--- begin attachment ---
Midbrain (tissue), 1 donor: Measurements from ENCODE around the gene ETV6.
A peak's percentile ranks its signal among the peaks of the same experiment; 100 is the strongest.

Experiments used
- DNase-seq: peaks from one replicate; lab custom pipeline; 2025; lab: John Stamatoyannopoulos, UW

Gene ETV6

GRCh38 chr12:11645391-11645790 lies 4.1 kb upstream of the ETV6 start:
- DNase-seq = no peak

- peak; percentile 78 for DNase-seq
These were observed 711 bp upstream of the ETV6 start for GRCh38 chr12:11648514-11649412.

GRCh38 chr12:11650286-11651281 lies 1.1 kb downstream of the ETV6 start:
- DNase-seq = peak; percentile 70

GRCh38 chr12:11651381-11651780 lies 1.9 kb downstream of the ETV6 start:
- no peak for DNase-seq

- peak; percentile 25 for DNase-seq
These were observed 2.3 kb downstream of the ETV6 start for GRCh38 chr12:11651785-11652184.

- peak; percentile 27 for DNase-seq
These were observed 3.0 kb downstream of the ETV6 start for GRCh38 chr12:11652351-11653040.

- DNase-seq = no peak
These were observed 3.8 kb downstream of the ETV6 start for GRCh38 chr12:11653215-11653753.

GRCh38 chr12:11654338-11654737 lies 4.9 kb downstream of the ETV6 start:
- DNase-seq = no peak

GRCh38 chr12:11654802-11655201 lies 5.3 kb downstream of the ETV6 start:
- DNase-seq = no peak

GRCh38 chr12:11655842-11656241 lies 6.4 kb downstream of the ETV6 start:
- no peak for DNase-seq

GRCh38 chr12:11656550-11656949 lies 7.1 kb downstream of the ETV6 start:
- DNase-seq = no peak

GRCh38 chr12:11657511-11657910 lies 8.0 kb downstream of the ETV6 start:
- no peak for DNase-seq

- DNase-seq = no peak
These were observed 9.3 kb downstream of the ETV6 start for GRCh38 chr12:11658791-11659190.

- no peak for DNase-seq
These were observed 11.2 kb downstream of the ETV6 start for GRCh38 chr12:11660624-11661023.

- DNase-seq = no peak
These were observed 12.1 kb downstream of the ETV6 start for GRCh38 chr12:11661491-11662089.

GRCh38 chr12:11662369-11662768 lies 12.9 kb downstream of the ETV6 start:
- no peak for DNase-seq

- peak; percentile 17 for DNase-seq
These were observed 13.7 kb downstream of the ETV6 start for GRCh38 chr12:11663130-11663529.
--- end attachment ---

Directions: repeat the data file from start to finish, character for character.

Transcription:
Midbrain (tissue), 1 donor: Measurements from ENCODE around the gene ETV6.
A peak's percentile ranks its signal among the peaks of the same experiment; 100 is the strongest.

Experiments used
- DNase-seq: peaks from one replicate; lab custom pipeline; 2025; lab: John Stamatoyannopoulos, UW

Gene ETV6

GRCh38 chr12:11645391-11645790 lies 4.1 kb upstream of the ETV6 start:
- DNase-seq = no peak

- peak; percentile 78 for DNase-seq
These were observed 711 bp upstream of the ETV6 start for GRCh38 chr12:11648514-11649412.

GRCh38 chr12:11650286-11651281 lies 1.1 kb downstream of the ETV6 start:
- DNase-seq = peak; percentile 70

GRCh38 chr12:11651381-11651780 lies 1.9 kb downstream of the ETV6 start:
- no peak for DNase-seq

- peak; percentile 25 for DNase-seq
These were observed 2.3 kb downstream of the ETV6 start for GRCh38 chr12:11651785-11652184.

- peak; percentile 27 for DNase-seq
These were observed 3.0 kb downstream of the ETV6 start for GRCh38 chr12:11652351-11653040.

- DNase-seq = no peak
These were observed 3.8 kb downstream of the ETV6 start for GRCh38 chr12:11653215-11653753.

GRCh38 chr12:11654338-11654737 lies 4.9 kb downstream of the ETV6 start:
- DNase-seq = no peak

GRCh38 chr12:11654802-11655201 lies 5.3 kb downstream of the ETV6 start:
- DNase-seq = no peak

GRCh38 chr12:11655842-11656241 lies 6.4 kb downstream of the ETV6 start:
- no peak for DNase-seq

GRCh38 chr12:11656550-11656949 lies 7.1 kb downstream of the ETV6 start:
- DNase-seq = no peak

GRCh38 chr12:11657511-11657910 lies 8.0 kb downstream of the ETV6 start:
- no peak for DNase-seq

- DNase-seq = no peak
These were observed 9.3 kb downstream of the ETV6 start for GRCh38 chr12:11658791-11659190.

- no peak for DNase-seq
These were observed 11.2 kb downstream of the ETV6 start for GRCh38 chr12:11660624-11661023.

- DNase-seq = no peak
These were observed 12.1 kb downstream of the ETV6 start for GRCh38 chr12:11661491-11662089.

GRCh38 chr12:11662369-11662768 lies 12.9 kb downstream of the ETV6 start:
- no peak for DNase-seq

- peak; percentile 17 for DNase-seq
These were observed 13.7 kb downstream of the ETV6 start for GRCh38 chr12:11663130-11663529.